nation (until the present revolution).


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Fountain of Youth
Victor Records
First Aid French:-A complete first aid course of six lessons or
three Victor Records expressly issued to meet the n6eds of Americaz
Soldiers. Price $2.50. Come in and hear them.
Schaeberle & Son's Music Hous
Now on Sale in sheet music-"For America and Liberty?'

Joe Gin, Prop.


314 S. State St.

Phone 1244-MI


Basis is 6,000
of service

Muskegon, Mic


For Sale and Rent
Fraternity and Social Stationery
322 South State Street
Michiganensian and
kppointment Commit-
:ee Photographs f
'13 East University Ave-
Choice Bits From
College Exchanges
A gigantic card party arranged to

T U T T L E !S
For Lunches and Sodas
abroad and 27 having received decor-
ations of honor.
Any form of athletics that leads to'
stimulating and productive physical
development ampng students of Ameri-
can colleges shuld be encouraged and
maintained was the unanimous opinion
of the 200 delegates of the national
collegiate athletic association who met
in New York on Dec. 28 to discuss
college athletic conditions in view of
the present war. ,
Berran County Shows an Increase of
550 Per 'ent Over Previous
Reports of the sale of Red Cross
Christmas seals from half the counties
of the state show that the 1917 sale
exceeded that of the previous year
by over $10,000, according to W. G.
Cosmer, sales manager in Michigan.
Thie agencies heard from are the
largest in the state including Detroit

mnmodate 150 people or more As and Grand Rapids, while those which

.g planned by the Women's war
of committee of the tJniversity of,
ois as a means of raising money
their work.

have not yet reported are Jackson,
Ingram, Washtenaw and Bay counties.
Other counties have not sent in com-
plete reports.
BeArra.n cunty; sa hw h am nin-


inee September 382 students have4
tdrawn from the University of Ill- crease of 550 per cent, the largest in the
shdoerwromtheUnverityfwofalstate and probably in the country,"
is, over two-thirds of whom are said Mr. Cosmer. "The total receipts
>wn to be in military service, in Ypsilanti were twice those of the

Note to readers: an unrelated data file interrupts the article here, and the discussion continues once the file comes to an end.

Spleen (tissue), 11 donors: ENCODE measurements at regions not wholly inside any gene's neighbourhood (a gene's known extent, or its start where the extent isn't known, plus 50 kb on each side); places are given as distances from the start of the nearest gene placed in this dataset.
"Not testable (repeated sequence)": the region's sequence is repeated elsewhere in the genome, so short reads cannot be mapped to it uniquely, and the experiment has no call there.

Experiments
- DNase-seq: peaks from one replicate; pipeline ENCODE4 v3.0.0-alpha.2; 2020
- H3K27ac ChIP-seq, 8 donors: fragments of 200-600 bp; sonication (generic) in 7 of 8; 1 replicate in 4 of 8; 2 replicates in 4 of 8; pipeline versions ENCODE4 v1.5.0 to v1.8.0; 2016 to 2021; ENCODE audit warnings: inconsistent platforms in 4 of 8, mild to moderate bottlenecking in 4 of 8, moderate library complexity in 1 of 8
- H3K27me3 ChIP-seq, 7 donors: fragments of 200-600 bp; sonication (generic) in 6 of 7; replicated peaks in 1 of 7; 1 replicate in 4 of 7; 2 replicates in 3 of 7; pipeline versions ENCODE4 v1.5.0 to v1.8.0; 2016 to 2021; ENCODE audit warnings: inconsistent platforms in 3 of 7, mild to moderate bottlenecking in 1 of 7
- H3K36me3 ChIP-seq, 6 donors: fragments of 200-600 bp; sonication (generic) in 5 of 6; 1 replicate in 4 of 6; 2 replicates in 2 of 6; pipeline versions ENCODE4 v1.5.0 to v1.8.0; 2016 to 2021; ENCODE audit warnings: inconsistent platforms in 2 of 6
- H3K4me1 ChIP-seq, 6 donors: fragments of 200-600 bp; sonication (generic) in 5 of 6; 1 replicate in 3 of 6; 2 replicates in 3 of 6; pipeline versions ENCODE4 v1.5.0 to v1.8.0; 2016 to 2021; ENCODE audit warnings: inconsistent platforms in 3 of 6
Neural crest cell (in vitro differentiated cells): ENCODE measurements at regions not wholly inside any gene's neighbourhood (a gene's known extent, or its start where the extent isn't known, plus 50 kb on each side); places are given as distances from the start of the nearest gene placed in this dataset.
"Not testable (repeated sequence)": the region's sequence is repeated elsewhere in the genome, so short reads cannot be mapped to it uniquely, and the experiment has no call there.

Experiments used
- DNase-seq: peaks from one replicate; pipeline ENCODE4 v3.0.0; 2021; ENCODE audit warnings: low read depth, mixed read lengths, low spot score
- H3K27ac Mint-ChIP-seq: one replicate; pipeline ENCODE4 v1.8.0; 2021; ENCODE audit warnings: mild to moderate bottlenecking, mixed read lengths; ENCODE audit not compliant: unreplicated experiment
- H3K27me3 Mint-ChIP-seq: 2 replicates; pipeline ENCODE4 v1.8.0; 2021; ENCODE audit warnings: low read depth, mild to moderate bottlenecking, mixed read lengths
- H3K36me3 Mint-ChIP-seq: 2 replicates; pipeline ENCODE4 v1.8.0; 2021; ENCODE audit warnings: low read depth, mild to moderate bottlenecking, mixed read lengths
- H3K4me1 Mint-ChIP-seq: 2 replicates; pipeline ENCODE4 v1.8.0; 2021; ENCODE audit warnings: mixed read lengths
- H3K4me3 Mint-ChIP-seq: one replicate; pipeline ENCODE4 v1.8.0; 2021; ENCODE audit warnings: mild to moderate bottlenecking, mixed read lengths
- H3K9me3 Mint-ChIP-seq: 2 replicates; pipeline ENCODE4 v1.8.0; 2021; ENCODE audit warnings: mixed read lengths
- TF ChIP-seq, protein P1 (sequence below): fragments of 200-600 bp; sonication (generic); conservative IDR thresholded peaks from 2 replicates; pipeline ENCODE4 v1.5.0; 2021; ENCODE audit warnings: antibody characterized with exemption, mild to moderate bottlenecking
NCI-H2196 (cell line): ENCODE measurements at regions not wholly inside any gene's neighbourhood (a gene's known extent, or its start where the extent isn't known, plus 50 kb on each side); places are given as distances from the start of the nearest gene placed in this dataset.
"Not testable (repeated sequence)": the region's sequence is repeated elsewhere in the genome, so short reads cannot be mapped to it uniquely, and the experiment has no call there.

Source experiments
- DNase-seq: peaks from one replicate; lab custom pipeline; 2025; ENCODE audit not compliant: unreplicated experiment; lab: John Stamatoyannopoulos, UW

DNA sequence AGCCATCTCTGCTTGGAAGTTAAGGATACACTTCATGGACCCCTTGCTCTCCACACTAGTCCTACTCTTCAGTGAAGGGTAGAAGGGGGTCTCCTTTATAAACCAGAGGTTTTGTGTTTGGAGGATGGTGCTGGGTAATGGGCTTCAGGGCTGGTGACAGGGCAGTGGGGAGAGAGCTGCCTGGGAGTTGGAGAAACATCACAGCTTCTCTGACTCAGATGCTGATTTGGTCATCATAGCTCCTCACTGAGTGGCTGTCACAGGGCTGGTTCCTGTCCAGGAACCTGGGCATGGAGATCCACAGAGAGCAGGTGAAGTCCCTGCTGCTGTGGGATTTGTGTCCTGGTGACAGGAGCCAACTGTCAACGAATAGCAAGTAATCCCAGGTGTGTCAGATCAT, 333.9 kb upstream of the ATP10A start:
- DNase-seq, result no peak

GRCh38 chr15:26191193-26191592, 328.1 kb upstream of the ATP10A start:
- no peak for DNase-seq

latinum rings are "slacker" rings previous year. The school children
ording to Dr. C. A. Mann of the took an active part throughout the
ss and publicity committee of the state and helped greatly in selling the
.erican chemical society, because seals." Those who sold above 25 are
available platinum is needed in the being given cards and buttons to show
nufacture of explosives. the number each sold.
'rinceton reports over 2.000 of her
n in service, 666 of whom are Use the Daily classified columns.
atLsar's and nde ts
The Dolta Supply Store

Seaport Secured dated from the years of reign of Alex-
Catherine the Great (1762-1796) was ander III.
the first ruler after Peter whose reign Alexander devoted much energy and
is of significance in Russian history. attention to the betterment of the con-
Her policy and reforms were a con- dition of the peasants. He also did
tinuation of those of her predecessor. much for the improvement of the
Her aspiration for a port in the south country's military system.
was too intense not to be realized. Nicholas II Dethroned
After a period of fighting, the north- Nicholas II succeeded Alexander III
ern waters of the Black sea were in in 1894, and ruled until he was de-
contact with territory in the hands of throned in 1917. Besides the present
Russia. It was at that time that revolution, the most conspicuous ev-
Odessa, one of the most important ents of his reign were the Japanese
ports of Europe and the most import- war and the revolution of 1905.
ant one of Russia, was established. This uprising, though quickly sup-
The western boundary, too, was ex- pressed was not quite fruitless. Its re-
tended at the expense of Poland. sult was the Duma, an elective legis-
Contributions were at the same time lative body which made Russia a lim-
being made to education, and the most ited monarchy.
important Russian schools date from
that period.
Catherine Reactionary d tart' N elps.
Catherine was looked upon by many
as an enlightened despot. She was N
one outwardly. In her heart, how- No drills for the cadets In the R. 0.
ever, she was reactionary. In a letter T. C. will be held during the two
to a Russian noble she wrote that Rus- week examination period, according to
sia must maintain a liberal policy to- a counter-order issued by Lieut.
ward education, in order to have the George C. Mullen last night. The rea-
sympathy of western Europe. But it son for the withdrawal of the order
should be borne in mind, she adds, given out Friday was due to the fact
that at the moment the peasants can that many of the examinations were
read and write, she and he will have scheduled from 2 to 5 o'clock every
to part with their positions, afternoon, and that a. number of stu-